BEIJING (Reuters) - China said on Monday it will impose hefty penalties on sugar imports after lobbying by domestic mills, but experts said the ruling may not go far enough to stem the flow of lower-priced sweetener into the world’s top importer.
The ruling, which will affect about a third of China’s annual sugar imports, introduces an extra tariff for the next three years on shipments that the government said had “seriously damaged” the domestic industry.
The move could dent imports from top growers such as Brazil and Thailand as it will close the big gap between Chinese and international prices. Chinese sugar prices are around double those on the London market.
But traders said the higher tariffs will also likely spur increased smuggling across China’s porous southern border, while some imports from major producers may be shipped through third-party nations excluded from the tariffs.
Sugar is one of the few sectors in which China struggles to compete given the higher costs of its smallholder farmers, who produce about 10.5 million tonnes of cane and beet sugar a year.
The country imports another 3 million tonnes of the sweetener a year, while Beijing has been trying to crack down on illegal shipments of as much as 2 million tonnes a year, sources have said.
“While smuggling has temporarily slowed, there is a risk that the incentives for smuggling are still strong and in fact could increase if domestic prices rise,” said Tom McNeill, director of Green Pool Commodities in Brisbane.
The latest ruling exempted about 190 smaller countries and regions from the new duty, including smaller producers such as the Philippines and Pakistan as well as Myanmar on its southern border.
“Of course it will support the domestic industry for a short time,” said a China-based trader. “(But) the global raw sugar market just needs to drop a little below 15 cents” to make it profitable to import into China.
Global raw sugar prices SBcv1 were at 17 cents per lb on Friday.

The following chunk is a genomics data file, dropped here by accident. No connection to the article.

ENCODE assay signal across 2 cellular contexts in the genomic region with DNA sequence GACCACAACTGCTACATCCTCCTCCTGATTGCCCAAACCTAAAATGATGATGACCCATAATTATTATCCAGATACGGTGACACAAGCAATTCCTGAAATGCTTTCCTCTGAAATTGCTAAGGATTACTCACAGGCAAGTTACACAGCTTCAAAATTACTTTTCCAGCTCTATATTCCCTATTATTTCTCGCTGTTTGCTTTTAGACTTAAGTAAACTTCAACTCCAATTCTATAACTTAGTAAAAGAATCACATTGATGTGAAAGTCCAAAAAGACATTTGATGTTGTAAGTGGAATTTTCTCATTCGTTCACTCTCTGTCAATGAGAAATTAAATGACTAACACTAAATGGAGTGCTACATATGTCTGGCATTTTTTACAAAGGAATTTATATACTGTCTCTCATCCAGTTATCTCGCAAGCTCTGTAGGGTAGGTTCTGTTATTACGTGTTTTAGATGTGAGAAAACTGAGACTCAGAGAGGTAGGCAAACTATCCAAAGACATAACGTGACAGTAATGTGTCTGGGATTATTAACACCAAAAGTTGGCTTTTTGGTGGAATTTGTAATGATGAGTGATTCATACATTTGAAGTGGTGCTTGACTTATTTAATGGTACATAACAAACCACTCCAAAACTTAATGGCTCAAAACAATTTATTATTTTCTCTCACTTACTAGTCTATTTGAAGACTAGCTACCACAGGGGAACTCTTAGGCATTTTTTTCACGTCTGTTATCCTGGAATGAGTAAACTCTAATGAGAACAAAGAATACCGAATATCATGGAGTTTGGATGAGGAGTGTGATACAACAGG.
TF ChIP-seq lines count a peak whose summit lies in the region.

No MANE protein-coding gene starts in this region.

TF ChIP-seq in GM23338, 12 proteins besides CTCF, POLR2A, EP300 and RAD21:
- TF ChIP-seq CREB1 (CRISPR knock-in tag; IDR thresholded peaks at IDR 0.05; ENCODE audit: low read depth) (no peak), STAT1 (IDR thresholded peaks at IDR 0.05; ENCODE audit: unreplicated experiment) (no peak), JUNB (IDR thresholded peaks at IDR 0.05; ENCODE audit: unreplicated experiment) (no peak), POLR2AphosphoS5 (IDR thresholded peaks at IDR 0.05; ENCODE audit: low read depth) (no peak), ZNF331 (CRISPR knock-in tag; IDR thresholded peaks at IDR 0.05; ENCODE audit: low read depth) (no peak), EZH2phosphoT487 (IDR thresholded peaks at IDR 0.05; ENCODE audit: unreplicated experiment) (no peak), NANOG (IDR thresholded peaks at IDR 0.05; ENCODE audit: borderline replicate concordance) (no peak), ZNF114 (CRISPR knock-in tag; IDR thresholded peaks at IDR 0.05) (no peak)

China currently allows 1.94 million tonnes of imports at a tariff of 15 percent as part of its commitment to the World Trade Organization.
Imports beyond this attract a 50 percent levy. Monday’s ruling will add an extra 45 percent duty to these imports in the current fiscal year, China’s Commerce Ministry said in a statement, taking the total to 95 percent. This will fall to 90 percent next year and 85 percent a year later.
The measures may also increase pressure on Beijing to sell more of its state reserves to prevent supplies tightening and prices spiking.
Sugar futures CSRcv1 initially fell more than 1 percent on the news as traders interpreted the move, which was in line with a draft proposal issued in April, as too lenient to staunch shipments. They were trading down 0.6 percent at 0650 GMT.
Thailand, the world’s third largest producer, played down the impact of the duty.
Its millers have a much lower shipping cost to China than rivals, Brazil and Australia, said Viboon Panitwong, chairman of the Thai Sugar Millers Corp Ltd, who did not expect the duty to significantly affect sugar exports.
Thailand exports about 300,000 to 400,000 tonnes of sugar to China a year, but sells much more to Cambodia and Myanmar, which then re-export sweetener to other countries.
Reporting by Dominique Patton and Hallie Gu; Additional reporting by Patpicha Tanakasempipat in BANGKOK; Writing by Josephine Mason; Editing by Richard Pullin